By Nick Swanson
“The Virtue of Nationalism” was a conversation with Yoram Hazony about how nationalism can lead to “a revitalization of tolerance,” hosted by the university’s Institute for Human Ecology, last Thursday, October 11. More than 35 students, faculty and staff attended the event with Hazony, an Israeli philosopher, bible scholar and political theorist.
The talk, which centered on Hazony’s most recent book entitled The Virtue of Nationalism, focused on Hazony’s view that the world is governed best when society takes “a step towards nationalism, towards being able to recognize that the world is governed best when we allow others to do things differently from us even though we may disagree.”
Hazony was introduced by the discussion’s moderator Joe Capizzi, director of the Institute, as the President of the Herzl Institute — a group that promotes Judaism and the State of Israel through an emphasis on foundational Jewish ideas. Hazony has written three books and his columns frequently appear in the Wall Street Journal and National Review. He is a graduate of Princeton University where he received a B.A. in East Asian Studies and Rutgers University where he was awarded a Ph.D. in Political Theory.
Hazony began the conversation with a ten minute lecture outlining his book. He argued that the debate over nationalism should have taken place 30 years ago during the fall of the Soviet Union. He suggested that a global consensus formed back then that emphasized a new world order in which a single body of law and a single political structure would rule the world.
Interestingly, he compared this to the actualization of John Lennon’s song “Imagine.” Hazony said that he initially disregarded the song as something written by “some crackpot.” However, Hazony claimed that the song has become a reflection of the globalism that has emerged since the fall of the Soviet Union.
Hazony went on to explain in the wide-ranging discussion with Capizzi and Georgetown constitutional law professor Joe Hartmann that nationalism was scriptural — based on the books of the Old Testament. He claimed that nationalism would lead to a revitalization of tolerance, which he claimed had been lost in the United States and the West. Tolerance, he said, could be restored through a mutual understanding that people have different views and no nation should want to impose those views on every other nation. Indeed, he characterized the other view as being, “I know what the best way is; thus, I am going to impose it on the rest of the world.”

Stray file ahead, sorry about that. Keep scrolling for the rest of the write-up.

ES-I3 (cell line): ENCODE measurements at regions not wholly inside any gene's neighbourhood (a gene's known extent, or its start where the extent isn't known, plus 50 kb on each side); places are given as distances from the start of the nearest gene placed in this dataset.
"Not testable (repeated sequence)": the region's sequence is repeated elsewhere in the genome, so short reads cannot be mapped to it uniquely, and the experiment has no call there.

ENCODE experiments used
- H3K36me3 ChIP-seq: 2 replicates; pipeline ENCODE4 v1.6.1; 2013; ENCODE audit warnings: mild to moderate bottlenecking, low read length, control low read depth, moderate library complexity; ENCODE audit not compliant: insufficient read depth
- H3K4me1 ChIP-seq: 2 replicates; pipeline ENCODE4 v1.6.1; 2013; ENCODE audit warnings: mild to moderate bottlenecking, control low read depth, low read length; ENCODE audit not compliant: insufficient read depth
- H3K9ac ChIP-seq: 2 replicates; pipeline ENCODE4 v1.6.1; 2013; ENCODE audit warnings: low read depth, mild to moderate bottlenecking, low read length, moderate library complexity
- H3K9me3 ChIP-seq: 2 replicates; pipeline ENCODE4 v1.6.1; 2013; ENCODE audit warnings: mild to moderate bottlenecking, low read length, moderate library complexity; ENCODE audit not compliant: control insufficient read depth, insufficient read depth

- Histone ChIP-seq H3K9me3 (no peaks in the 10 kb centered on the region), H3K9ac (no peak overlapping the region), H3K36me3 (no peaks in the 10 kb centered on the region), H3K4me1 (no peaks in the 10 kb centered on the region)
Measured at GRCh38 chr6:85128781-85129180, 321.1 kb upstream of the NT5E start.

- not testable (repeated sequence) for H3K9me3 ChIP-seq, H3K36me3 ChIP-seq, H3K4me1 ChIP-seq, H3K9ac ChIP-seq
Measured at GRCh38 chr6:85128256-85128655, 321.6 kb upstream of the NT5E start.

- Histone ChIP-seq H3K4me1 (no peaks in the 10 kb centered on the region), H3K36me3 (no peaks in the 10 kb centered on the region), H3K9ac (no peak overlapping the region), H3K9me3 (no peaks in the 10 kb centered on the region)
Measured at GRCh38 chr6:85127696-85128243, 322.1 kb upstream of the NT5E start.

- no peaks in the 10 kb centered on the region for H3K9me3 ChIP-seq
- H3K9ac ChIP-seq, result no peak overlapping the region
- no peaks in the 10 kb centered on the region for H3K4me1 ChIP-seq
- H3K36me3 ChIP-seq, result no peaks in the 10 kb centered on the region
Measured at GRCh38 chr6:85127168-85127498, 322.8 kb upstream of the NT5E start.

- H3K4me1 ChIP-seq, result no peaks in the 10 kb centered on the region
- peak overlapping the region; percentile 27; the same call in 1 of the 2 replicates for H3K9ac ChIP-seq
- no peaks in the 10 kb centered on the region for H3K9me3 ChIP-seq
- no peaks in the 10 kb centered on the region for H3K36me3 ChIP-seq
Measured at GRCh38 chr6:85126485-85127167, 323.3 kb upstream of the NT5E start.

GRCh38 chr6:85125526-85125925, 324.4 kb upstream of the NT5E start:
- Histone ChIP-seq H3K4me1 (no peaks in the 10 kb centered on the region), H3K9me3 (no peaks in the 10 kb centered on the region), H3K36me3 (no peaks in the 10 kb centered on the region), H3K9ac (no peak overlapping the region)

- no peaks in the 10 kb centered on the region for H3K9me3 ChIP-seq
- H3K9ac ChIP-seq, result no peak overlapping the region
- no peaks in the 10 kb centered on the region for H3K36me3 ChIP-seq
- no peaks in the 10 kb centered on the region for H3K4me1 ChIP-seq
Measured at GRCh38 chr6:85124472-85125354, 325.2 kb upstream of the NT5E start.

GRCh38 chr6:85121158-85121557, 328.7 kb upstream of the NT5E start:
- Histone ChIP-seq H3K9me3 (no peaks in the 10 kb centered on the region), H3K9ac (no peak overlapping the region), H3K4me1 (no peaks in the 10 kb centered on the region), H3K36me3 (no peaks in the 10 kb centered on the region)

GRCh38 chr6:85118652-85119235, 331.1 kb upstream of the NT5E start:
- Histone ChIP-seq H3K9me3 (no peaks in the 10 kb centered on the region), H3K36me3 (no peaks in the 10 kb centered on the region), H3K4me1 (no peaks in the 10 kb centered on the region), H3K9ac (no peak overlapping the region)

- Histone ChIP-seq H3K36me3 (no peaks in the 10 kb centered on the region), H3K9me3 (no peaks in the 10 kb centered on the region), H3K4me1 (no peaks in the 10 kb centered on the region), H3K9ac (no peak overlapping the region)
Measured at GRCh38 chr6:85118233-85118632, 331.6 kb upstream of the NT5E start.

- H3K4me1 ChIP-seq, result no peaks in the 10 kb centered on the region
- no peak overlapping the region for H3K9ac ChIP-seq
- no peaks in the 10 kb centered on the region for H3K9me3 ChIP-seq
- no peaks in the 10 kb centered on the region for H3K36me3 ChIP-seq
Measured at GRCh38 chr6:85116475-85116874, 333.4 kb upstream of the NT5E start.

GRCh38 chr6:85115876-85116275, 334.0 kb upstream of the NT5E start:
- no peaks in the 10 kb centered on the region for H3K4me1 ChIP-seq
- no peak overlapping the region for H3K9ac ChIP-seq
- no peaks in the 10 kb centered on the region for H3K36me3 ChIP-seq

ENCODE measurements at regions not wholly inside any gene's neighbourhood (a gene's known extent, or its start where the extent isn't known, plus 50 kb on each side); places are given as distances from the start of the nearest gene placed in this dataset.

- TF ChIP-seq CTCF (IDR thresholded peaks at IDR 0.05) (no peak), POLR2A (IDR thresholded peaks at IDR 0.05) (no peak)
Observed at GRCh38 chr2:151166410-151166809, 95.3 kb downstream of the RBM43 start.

Hazony argued that the nature of freedom is “that nations get to choose their own course of action.” Furthermore, he stated that true political principles develop only through nationalist nations in which the goal is not to conquer the world and establish global rule.
When challenged by both Capizzi and Hartmann on “nationalism” as a dirty word, Hazony argued that the corruption of the word by some shouldn’t make it inoperable. He emphasized the religious foundation of his view of nationalism. He suggested that Biblical stories like the story of Abraham who goes off to live on mountaintop far far away show that nations ought to be able to determine their own path, even it they don’t disagree.
Making a distinction between hatred and nationalism, Hazony argued that many groups like Nazis labeled as nationalists were not nationalists at all but rather groups trying to promote a global view of taking over the world.
“A lot of times people do not explain why they have nationalism, and it was nice to hear a thorough intellectual explanation of why nationalism can be a good thing,” said freshmen student Gabriel Romito. Still, Romito struggled with Hazony’s use of religion to back it up.
Hazony concluded that there was a need for a serious debate on nationalism.
“It was certainly a discussion that needs to be had,” said Romito.